There are so many great tourist attractions in the capital, such as museums, galleries, shops of gems and jewelry, art galleries and cafes. You'll be wishing you could have spent more time there!


Hikkaduwa, known for its amazing surf and diving opportunities, is one of the most popular beaches along the southern coast. It is also home to fantastic hotels and restaurants.

Two words are believed to have given rise to the name Hikkaduwa. Sip Kaduwa and Shilpaya. Kaduwa refers to knowledge in Sinhalese, while Sip is short for Shilpaya. Its name could also translate to 'coral', or'seashell forest'. Since the 1960's, this coastal town has been a popular tourist destination. This was long before Sri Lanka had a boom in commercial tourism. For its beautiful coral reefs and varied surf breaks, this spot is highly recommended to both beginners and experts. Hikkaduwa offers a wider range of accommodation options than other places in the south. There are many restaurants, bars and cafes to choose from, as well as a variety of late-night clubs and late-night clubs. This coastal town, located just over two hours from Colombo is known for its coral gardens and underwater delights. There are many dive shops along the coast. For a small fee, you can rent goggles or flippers to explore the underwater wonders of the Hikkaduwa Coral Sanctuary. It is located just a few hundred meters offshore. The sanctuary has about seventy species.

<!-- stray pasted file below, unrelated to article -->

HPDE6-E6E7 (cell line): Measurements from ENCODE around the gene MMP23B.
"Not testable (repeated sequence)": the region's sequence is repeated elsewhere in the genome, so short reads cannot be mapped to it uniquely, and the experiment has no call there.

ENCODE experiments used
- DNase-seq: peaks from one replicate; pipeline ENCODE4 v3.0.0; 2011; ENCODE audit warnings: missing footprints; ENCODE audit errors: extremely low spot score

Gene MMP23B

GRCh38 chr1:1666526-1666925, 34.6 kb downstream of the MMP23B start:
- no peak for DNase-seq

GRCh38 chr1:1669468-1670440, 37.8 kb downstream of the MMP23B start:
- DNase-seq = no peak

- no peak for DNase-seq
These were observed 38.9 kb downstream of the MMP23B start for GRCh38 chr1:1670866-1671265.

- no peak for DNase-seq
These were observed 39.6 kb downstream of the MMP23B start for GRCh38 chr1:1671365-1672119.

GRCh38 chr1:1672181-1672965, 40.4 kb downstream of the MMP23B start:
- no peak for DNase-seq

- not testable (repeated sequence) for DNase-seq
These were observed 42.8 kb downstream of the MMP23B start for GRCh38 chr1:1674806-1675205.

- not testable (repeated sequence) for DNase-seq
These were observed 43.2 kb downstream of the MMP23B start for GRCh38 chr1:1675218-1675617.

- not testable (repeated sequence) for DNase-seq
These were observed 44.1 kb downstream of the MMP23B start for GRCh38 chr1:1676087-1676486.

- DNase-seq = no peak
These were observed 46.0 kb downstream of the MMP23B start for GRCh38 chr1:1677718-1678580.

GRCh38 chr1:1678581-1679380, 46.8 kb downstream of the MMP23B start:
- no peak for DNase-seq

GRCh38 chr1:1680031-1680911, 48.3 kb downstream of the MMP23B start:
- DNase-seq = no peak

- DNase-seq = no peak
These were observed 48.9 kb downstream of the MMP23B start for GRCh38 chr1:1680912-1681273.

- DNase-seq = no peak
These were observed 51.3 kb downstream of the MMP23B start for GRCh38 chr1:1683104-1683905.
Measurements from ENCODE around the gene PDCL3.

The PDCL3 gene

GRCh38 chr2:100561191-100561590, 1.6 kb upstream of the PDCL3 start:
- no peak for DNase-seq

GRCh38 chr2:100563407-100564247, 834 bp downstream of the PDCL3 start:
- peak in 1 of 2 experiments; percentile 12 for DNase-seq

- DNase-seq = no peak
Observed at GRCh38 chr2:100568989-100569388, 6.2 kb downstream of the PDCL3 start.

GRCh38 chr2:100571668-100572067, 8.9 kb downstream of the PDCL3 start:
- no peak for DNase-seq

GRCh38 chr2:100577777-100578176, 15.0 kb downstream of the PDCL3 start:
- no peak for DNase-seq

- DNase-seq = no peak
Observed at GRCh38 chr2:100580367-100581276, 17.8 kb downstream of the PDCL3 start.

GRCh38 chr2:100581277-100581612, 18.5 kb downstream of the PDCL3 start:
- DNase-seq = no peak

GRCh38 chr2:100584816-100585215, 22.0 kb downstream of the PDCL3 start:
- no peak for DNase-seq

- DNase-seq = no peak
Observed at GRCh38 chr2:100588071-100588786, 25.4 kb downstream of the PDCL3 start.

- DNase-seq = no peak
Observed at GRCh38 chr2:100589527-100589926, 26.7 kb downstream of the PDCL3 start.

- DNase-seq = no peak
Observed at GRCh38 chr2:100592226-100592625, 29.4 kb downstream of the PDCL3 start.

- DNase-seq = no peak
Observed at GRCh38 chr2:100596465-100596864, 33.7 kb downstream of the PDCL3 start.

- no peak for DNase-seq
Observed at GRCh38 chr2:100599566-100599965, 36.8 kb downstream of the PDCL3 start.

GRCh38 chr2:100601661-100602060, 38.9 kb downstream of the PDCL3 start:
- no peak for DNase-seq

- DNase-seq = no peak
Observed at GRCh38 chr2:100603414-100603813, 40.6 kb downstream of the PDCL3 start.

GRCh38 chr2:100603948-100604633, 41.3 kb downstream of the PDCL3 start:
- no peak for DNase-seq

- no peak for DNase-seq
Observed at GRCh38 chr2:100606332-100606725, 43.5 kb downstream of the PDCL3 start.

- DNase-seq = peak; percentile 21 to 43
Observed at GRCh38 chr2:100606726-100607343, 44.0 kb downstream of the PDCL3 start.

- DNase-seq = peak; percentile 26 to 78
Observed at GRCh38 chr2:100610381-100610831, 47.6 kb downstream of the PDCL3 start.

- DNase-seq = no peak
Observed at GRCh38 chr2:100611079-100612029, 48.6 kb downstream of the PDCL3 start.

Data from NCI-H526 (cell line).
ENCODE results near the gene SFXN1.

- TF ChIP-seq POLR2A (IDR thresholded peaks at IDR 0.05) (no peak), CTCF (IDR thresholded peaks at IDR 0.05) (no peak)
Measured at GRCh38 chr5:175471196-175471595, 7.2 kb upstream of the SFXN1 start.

Galle cycling tours allow you to explore the old business strategic center of Asia, ways of life, colonial heritage, and ancient way of living. Galle countryside cycling allows you to explore the culture, cinnamon processing, and beauty of the Galle country. Galle fort cycling tour explores the colonial heritage, political background and history of Sri Lanka 12 th-16 th centuries.